The investment community is riveted today by stories that News Corporation (NWS) is considering splitting into two companies one holding its television and movie assets and the other its print publishing business, the latter which has been engulfed in scandal in the United Kingdom. The investment community has a short memory as does the journalists who follow it and nobody is asking have we not seen this before. By before, I do not mean Viacom – which I will get to later. By before I mean the history of News Corp itself.
News Corp was once an Australian company and today is it is a US Corporation incorporated in Delaware. Because some mutual funds cannot buy foreign stocks or are restricted in such, News Corp over a decade ago spun out a minority interest in Fox which was a US company and its principal asset. This was done also to “highlight” the value of Fox. Several years later News Corp did a major corporate restructuring which it converted the parent from Australian to American. There were pragmatic reasons to do this, most of its businesses are in the United States and there are still laws on the book regarding foreign control of television stations which prompted CEO Rupert Murdock himself to change his citizenship from Australian to American years before. Soon after, News Corp bought back the Fox minority stub.
Despite all the machinations, never mind all the mind numbing stock and asset transfers regarding Direct TV and Liberty Corp – News Corp stock is lower today than it was at the beginning of 2000. Direct TV in contrast since no longer being part of News Corp has a stock trading near a record high. This brings us to Viacom which bought CBS and then later split into two separate companies, essentially making CBS independent again. At the time, it was widely assumed the more valuable piece was Viacom with its fast growing cable networks like MTV and Nickelodeon. CBS was badly trailing NBC in ratings and was considered a network whose viewership was “too old” for advertisers. Since the split in 2006, CBS stock has actually outperformed Viacom, with CBS doing slightly better than the S&P, but Viacom only doing half as well as CBS. This has nothing to do with the split – it is related to fundamentals – the cable networks growth has cooled and CBS found new growth from milking re-transmission fees – these things would have happened split or not.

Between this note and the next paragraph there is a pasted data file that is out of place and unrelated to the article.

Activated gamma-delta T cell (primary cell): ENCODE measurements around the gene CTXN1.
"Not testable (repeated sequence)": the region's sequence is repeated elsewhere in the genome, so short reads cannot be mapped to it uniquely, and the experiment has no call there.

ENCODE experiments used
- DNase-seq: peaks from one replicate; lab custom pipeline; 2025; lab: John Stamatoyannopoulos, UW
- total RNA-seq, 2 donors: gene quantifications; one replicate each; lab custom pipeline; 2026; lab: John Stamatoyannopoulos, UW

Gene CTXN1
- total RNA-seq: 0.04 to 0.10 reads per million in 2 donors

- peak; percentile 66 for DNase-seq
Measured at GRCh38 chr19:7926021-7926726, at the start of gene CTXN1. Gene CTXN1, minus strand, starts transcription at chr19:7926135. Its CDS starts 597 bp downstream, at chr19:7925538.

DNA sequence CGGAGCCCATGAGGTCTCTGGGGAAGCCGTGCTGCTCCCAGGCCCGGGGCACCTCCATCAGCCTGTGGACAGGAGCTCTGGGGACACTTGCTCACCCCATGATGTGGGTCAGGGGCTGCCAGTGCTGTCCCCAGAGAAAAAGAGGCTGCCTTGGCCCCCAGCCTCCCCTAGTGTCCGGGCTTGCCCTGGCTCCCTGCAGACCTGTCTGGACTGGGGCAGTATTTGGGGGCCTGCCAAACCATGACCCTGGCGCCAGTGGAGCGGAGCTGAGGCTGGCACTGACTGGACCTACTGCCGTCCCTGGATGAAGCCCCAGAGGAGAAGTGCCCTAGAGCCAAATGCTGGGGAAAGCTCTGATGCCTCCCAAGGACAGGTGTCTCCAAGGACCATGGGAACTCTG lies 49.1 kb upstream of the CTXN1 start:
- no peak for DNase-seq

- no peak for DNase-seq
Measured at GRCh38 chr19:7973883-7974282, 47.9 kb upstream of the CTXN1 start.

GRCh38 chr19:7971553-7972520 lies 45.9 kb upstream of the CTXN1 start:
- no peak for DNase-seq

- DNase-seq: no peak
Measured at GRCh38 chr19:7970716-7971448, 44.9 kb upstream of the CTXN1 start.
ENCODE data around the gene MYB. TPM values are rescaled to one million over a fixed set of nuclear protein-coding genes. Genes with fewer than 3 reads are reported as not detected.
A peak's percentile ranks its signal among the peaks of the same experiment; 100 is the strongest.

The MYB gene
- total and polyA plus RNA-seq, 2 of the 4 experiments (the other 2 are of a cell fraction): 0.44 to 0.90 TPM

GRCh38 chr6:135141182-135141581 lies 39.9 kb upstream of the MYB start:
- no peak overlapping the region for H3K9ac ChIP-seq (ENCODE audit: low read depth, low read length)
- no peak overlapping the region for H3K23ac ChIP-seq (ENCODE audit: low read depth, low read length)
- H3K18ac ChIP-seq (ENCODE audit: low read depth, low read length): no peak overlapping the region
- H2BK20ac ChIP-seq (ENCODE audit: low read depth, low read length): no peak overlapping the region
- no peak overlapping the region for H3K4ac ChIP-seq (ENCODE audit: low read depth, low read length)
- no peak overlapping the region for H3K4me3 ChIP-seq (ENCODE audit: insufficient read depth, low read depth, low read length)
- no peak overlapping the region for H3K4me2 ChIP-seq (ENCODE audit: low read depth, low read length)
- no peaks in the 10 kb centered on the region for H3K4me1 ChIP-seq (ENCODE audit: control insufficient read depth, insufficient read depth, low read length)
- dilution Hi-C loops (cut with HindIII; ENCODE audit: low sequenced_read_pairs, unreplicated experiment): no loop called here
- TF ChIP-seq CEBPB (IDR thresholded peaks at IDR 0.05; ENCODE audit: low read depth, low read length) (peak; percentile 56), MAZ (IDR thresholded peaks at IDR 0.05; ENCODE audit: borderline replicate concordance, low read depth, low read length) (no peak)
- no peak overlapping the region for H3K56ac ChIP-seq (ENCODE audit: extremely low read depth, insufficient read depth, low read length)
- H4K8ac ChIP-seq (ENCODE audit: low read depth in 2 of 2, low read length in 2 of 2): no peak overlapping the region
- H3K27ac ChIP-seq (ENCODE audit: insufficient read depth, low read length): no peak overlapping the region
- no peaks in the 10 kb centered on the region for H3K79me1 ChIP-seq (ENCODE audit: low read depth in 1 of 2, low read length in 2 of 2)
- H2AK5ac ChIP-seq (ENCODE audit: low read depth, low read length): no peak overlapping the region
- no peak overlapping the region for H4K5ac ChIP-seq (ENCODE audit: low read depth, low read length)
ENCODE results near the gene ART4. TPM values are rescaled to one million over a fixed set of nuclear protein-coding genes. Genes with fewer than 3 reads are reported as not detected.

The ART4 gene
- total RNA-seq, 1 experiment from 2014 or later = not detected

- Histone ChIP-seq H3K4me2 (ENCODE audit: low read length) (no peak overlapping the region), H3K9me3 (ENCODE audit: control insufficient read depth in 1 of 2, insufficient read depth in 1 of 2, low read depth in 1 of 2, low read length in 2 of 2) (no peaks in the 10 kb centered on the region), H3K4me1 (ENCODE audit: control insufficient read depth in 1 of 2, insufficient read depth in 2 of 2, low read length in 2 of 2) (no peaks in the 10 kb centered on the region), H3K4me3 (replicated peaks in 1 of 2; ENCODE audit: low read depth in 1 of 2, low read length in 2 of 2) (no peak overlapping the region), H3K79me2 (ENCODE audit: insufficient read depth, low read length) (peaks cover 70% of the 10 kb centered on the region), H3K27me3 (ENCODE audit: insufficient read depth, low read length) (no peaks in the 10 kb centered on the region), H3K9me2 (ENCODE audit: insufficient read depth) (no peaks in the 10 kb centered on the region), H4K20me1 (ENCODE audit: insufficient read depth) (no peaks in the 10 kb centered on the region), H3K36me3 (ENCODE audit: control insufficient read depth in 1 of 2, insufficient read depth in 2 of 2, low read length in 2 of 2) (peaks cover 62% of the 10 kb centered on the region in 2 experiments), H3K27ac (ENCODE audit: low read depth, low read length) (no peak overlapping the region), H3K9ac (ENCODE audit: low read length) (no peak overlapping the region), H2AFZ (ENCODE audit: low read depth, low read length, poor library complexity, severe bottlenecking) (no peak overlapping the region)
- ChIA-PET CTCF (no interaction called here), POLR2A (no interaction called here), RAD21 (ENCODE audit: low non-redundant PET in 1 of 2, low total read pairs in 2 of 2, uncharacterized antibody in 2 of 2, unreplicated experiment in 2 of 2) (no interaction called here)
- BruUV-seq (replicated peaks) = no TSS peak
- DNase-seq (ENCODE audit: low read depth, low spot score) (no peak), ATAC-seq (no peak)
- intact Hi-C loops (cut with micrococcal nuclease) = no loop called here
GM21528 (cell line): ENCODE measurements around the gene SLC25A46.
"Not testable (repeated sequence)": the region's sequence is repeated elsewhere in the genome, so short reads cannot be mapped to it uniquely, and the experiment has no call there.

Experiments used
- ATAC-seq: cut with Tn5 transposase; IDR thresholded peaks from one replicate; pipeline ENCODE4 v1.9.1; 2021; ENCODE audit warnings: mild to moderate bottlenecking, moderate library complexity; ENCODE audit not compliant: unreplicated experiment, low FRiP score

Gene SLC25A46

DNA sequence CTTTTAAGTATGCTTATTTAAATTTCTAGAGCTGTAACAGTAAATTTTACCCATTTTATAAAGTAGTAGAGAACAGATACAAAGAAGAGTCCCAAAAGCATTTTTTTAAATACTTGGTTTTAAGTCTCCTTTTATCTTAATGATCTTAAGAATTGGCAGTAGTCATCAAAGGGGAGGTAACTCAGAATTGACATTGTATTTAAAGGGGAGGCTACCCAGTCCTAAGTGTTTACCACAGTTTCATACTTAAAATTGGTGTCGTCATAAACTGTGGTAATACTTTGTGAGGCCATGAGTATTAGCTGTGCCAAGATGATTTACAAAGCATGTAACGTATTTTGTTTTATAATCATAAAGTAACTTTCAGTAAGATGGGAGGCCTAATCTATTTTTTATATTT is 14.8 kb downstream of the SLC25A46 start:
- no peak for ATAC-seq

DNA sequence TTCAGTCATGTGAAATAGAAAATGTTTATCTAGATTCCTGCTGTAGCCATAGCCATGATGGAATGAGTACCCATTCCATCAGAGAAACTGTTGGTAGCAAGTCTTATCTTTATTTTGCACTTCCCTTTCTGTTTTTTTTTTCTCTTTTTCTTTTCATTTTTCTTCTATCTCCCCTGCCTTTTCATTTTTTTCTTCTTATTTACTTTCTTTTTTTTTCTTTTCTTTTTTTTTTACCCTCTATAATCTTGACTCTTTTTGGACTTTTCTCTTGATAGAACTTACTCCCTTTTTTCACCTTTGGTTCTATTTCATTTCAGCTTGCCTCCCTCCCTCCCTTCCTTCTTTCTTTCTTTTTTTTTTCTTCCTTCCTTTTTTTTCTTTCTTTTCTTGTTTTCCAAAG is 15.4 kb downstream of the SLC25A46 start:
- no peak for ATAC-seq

The big push for the split now is apparently to resolve concerns in Great Britain about News Corp’s dominance in British media markets across assets and pave the way to take full control of BskyB which it now own 39% off. But this assume regulators and politicians won’t notice that the Murdoch family will still control 40% of both newly split companies as it controls 40% of News Corp today. It might also be to remove the taint of the phone hacking scandal from the parent and its assets unrelated to it, but the phone hacking issue will resolved eventually and doing a major corporate restructuring to improve the optics on a temporary blemish is myopic, but Wall Street is myopic. And yes, investors like pure plays – but give them six months and they will find something else they don’t like and what do you do then? This fascination with pure plays is well “fascinating” implying that all these highly paid Wall Street people are not capable of valuing business components and adding them together – they need something simple.
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